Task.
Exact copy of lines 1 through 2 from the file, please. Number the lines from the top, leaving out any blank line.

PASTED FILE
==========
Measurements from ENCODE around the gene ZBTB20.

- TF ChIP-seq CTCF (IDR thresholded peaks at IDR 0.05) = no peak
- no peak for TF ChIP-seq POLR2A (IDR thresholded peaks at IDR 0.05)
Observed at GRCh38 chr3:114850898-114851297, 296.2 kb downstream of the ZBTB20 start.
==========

Measurements from ENCODE around the gene ZBTB20.

- TF ChIP-seq CTCF (IDR thresholded peaks at IDR 0.05) = no peak